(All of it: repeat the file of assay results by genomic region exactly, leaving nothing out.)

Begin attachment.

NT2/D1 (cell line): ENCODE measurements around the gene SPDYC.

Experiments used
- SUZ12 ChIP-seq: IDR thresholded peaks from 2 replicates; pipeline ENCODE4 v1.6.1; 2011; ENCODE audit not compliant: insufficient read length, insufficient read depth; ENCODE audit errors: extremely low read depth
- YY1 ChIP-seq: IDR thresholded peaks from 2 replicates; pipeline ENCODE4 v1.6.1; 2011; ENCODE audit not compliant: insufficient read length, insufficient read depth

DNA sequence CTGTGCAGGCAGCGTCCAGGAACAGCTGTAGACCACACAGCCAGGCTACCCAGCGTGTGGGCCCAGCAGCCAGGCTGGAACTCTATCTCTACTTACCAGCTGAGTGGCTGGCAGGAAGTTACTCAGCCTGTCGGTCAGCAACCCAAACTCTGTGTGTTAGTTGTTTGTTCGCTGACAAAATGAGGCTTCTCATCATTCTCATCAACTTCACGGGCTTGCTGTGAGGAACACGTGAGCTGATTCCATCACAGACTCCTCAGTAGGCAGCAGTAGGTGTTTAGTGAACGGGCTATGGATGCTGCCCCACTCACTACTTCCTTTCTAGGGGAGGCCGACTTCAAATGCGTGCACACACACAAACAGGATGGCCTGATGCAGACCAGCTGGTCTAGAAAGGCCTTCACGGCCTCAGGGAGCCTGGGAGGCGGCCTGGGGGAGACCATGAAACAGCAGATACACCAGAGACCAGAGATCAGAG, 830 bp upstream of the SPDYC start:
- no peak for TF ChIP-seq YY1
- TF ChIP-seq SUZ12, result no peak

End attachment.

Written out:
NT2/D1 (cell line): ENCODE measurements around the gene SPDYC.

Experiments used
- SUZ12 ChIP-seq: IDR thresholded peaks from 2 replicates; pipeline ENCODE4 v1.6.1; 2011; ENCODE audit not compliant: insufficient read length, insufficient read depth; ENCODE audit errors: extremely low read depth
- YY1 ChIP-seq: IDR thresholded peaks from 2 replicates; pipeline ENCODE4 v1.6.1; 2011; ENCODE audit not compliant: insufficient read length, insufficient read depth

DNA sequence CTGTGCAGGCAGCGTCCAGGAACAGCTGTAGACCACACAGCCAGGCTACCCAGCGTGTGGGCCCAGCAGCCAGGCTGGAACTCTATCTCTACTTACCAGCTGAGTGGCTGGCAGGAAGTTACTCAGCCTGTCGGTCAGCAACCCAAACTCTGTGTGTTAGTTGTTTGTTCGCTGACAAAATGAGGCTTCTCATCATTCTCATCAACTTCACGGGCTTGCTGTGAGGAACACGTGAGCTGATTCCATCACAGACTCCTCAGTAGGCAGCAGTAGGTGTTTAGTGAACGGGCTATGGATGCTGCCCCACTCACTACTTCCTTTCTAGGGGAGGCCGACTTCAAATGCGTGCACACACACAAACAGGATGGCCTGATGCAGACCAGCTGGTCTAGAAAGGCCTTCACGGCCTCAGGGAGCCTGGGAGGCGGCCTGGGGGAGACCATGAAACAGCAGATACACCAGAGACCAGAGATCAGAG, 830 bp upstream of the SPDYC start:
- no peak for TF ChIP-seq YY1
- TF ChIP-seq SUZ12, result no peak